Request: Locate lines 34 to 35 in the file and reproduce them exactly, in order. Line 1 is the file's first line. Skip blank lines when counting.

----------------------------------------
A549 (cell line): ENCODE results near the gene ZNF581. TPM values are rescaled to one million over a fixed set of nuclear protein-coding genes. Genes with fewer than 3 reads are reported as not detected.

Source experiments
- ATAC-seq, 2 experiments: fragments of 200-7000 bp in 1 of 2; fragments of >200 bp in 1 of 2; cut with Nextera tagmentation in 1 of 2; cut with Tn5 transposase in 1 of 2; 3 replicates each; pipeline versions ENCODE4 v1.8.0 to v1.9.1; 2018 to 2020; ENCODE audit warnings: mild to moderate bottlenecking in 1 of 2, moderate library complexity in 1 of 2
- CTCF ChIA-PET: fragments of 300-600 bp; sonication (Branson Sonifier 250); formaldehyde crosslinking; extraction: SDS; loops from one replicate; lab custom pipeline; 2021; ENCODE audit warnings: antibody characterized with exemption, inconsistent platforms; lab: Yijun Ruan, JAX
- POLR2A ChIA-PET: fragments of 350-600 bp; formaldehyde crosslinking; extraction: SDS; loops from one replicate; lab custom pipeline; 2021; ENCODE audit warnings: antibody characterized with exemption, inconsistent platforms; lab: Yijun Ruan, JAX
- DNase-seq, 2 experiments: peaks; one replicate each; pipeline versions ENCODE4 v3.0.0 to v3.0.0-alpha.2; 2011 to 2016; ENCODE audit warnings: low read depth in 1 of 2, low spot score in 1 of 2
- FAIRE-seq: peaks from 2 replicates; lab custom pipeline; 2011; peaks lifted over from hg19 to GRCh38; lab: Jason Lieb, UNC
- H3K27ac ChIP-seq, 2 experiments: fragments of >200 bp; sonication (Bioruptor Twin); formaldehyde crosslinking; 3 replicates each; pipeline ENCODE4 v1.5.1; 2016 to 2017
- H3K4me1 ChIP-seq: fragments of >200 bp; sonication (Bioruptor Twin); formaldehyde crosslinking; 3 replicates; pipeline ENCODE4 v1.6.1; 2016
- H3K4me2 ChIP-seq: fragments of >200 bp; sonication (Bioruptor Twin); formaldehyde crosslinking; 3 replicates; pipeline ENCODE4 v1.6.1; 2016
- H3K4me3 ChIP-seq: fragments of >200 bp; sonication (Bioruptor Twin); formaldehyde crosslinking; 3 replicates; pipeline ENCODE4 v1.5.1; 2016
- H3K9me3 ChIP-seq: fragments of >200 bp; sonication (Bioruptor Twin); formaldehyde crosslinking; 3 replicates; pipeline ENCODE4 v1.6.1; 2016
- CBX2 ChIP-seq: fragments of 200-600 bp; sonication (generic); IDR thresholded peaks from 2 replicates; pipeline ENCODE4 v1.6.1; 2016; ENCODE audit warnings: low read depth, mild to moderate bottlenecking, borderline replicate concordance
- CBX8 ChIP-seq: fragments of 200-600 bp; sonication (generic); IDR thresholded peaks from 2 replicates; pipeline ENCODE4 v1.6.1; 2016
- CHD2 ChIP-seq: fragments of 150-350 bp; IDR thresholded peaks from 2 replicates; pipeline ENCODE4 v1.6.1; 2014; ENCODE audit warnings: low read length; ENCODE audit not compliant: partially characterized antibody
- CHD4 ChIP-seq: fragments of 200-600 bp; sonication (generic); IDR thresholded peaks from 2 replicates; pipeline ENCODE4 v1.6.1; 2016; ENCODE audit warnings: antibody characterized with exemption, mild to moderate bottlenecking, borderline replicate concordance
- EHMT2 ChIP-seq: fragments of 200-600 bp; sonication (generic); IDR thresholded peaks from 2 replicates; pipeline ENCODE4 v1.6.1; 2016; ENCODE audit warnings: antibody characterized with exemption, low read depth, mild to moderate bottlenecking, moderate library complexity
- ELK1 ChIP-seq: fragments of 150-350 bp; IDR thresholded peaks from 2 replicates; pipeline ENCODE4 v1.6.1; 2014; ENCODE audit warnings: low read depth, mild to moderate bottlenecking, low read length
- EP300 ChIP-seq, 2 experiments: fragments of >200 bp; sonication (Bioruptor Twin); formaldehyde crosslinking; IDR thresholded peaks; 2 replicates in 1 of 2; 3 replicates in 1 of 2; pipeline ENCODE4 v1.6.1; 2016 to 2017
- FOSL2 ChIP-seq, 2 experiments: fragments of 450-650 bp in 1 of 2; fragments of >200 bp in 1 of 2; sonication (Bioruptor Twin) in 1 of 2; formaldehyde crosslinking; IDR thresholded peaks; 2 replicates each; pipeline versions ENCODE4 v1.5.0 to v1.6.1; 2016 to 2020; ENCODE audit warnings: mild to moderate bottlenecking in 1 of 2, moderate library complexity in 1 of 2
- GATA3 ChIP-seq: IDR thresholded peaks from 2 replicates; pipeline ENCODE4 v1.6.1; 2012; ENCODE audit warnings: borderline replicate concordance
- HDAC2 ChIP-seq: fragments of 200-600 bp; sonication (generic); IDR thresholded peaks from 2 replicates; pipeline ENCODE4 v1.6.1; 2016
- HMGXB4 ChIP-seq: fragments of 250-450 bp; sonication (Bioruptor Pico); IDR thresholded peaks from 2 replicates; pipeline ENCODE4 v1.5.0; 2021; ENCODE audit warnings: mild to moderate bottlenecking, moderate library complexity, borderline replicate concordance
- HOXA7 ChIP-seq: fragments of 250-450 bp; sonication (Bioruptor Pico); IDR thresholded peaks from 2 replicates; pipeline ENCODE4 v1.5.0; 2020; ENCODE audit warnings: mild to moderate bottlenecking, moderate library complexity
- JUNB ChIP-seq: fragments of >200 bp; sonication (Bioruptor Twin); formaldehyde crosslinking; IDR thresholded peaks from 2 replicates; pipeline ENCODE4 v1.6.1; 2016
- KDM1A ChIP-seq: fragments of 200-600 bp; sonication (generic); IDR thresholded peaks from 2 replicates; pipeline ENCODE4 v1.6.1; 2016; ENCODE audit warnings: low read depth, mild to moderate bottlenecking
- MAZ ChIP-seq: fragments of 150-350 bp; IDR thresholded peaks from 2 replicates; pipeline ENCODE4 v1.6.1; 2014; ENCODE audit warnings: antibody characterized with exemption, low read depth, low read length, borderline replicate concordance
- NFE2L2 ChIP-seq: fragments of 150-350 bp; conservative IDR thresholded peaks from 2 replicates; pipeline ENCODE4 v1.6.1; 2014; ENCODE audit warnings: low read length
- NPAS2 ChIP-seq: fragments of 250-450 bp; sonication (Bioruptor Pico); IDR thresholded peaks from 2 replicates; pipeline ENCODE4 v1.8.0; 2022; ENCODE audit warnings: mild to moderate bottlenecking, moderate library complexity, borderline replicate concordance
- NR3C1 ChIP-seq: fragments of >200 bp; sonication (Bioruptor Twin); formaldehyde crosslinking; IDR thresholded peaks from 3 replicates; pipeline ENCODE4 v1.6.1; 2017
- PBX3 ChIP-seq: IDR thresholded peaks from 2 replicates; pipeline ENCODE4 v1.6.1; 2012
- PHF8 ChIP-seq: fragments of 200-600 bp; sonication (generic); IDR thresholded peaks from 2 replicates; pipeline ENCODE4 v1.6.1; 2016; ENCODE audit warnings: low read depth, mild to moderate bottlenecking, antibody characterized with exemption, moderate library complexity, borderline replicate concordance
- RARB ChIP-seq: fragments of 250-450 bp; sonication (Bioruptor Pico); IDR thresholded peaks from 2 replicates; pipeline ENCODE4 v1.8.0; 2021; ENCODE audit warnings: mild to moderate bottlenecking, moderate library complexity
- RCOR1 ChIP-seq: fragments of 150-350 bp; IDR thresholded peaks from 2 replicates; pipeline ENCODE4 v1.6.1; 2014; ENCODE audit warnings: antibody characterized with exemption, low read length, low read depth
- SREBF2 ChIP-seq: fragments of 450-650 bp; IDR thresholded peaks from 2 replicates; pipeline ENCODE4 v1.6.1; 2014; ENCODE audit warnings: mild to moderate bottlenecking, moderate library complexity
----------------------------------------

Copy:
- RCOR1 ChIP-seq: fragments of 150-350 bp; IDR thresholded peaks from 2 replicates; pipeline ENCODE4 v1.6.1; 2014; ENCODE audit warnings: antibody characterized with exemption, low read length, low read depth
- SREBF2 ChIP-seq: fragments of 450-650 bp; IDR thresholded peaks from 2 replicates; pipeline ENCODE4 v1.6.1; 2014; ENCODE audit warnings: mild to moderate bottlenecking, moderate library complexity